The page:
|The solar parking canopy at Tucson International Airport offsets about a fifth of the terminal complex’s total power needs.|
The first phase of a 2.5 megawatt solar parking canopy has gone online at the Tucson International Airport in Arizona. The new 1 megawatt photovoltaic array offsets about a fifth of the terminal complex’s total power needs, while making use of otherwise wasted space. Tucson enjoys about 284 days a year of either sunny or partly sunny skies, making it an ideal location for this project.
Part of the airport’s ongoing environmental efforts, the array is being build with $5.7 million in funding awarded by the Federal Aviation Administration and $280,000 contributed by the Arizona Department of Transportation to offset a federal grant matching requirement. This project’s federal grant is part of a program that provides funding for airport projects that promote energy efficiency under the FAA Modernization and Reform Act of 2012.
Collaboration with Natural Power & Energy helped ensure that the system was properly sized for the airport’s power output and glare avoidance requirements. By working closely with Tucson-based contractor Barker-Morrissey Contracting, the Design-Build team was able to meet the tight installation deadlines of the 5-acre first phase with time to spare.
“Airports are an ideal location for solar canopies because of the large amounts of space they can cover, additionally serving as desired shade to cars parked for hours or even days,” said Steve Hill, president of Kyocera Solar, the supplier of the PV panels powering the array. “We are glad to have completed this first phase before the busy travel season; it’s a nice holiday bonus to know that part of the electricity usage in the main terminal is being offset by the parking lot’s large solar array. Kyocera Solar is proud to power this important project in our home state.”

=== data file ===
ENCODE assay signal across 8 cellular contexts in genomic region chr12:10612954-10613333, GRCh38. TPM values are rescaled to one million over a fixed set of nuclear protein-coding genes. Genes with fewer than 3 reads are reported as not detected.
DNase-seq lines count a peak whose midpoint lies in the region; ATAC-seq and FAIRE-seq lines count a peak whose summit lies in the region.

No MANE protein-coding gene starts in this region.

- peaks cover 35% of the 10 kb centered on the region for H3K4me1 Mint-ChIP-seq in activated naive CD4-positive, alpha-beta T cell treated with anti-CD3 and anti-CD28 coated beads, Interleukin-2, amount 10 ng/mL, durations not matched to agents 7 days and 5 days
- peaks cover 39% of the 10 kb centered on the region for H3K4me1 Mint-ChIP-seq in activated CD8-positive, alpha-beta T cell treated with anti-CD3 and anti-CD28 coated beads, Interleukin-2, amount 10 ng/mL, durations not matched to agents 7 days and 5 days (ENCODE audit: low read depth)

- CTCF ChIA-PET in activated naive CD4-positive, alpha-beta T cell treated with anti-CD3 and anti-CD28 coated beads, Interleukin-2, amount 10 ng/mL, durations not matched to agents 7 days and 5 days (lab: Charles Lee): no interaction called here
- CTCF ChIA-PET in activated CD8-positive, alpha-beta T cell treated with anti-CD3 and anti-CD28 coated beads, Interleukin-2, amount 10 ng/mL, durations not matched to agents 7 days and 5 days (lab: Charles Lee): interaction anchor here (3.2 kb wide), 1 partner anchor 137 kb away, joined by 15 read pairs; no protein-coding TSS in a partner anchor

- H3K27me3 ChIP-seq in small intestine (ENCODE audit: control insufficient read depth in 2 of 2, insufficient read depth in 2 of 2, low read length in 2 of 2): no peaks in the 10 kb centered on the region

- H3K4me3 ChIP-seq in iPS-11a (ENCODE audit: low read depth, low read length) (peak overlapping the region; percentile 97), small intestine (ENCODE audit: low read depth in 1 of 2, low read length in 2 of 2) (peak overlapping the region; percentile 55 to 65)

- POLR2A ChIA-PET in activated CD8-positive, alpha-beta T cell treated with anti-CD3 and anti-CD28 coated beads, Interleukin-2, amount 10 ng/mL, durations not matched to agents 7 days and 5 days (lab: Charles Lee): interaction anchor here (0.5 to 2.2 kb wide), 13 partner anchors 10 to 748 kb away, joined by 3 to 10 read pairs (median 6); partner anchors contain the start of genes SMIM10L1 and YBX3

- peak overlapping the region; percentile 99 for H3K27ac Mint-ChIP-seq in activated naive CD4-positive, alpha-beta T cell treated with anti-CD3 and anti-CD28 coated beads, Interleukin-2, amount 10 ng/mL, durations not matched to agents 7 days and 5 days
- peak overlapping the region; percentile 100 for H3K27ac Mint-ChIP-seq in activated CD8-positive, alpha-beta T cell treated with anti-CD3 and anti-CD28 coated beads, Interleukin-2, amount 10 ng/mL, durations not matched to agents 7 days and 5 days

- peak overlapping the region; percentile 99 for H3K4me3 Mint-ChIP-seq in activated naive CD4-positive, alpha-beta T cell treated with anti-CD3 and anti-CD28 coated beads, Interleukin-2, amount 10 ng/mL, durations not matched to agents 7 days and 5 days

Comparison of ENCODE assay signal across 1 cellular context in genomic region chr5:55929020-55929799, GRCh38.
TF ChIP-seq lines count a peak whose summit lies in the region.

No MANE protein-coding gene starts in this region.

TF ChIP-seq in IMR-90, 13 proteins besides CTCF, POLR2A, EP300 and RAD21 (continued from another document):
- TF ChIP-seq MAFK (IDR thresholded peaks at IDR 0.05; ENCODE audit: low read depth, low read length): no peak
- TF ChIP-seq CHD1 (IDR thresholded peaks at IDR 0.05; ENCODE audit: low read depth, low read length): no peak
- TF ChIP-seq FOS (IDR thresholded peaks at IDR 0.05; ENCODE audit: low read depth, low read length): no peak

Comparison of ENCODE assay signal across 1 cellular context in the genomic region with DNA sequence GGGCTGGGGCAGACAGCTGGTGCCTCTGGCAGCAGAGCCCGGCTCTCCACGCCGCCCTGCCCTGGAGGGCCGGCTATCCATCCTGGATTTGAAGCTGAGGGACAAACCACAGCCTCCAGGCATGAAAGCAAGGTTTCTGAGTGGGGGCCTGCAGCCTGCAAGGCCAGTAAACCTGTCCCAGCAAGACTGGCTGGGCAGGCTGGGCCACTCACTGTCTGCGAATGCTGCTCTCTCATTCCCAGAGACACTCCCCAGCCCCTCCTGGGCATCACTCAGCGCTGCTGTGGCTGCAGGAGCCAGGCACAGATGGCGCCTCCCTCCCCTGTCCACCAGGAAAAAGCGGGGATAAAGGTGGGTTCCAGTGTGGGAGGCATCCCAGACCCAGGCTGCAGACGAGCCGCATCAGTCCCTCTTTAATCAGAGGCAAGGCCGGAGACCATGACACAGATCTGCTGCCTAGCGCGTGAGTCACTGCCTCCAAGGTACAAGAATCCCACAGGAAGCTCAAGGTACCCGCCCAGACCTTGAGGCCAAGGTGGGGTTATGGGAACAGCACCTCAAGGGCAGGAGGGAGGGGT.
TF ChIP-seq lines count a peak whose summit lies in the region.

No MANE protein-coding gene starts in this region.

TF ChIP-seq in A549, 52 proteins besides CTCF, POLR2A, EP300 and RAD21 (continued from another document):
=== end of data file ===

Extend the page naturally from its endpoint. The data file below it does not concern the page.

The solar canopy structure is a 20-foot tall curved, open-lattice design comprised exclusively of efficient, durable Kyocera modules that create shade for parking spaces. Vegetated “green walls” are also planned, which will use live plants to create a cooling microclimate effect in the parking area. There is no additional charge for the parking spaces under the solar canopy.
“Kyocera’s responsibilities with every project are to assist throughout the lifecycle of that installation,” Hill stated. “Our technical expertise in addition to our 38 years of high quality module production experience adds value and can help reduce project costs.”
Construction on the main public parking lot began in May 2013, kicking off a three-phase installation expected to be completed in 2 to 3 years. Work has already begun on phase 2 in the remaining 7 acres of the parking area.
Tucson joins Chicago’s Midway as another major airport going green with Kyocera. Midway’s Quick Turn Around rental car washing and refueling facility was outfitted with Kyocera photovoltaic solar modules in October 2013.
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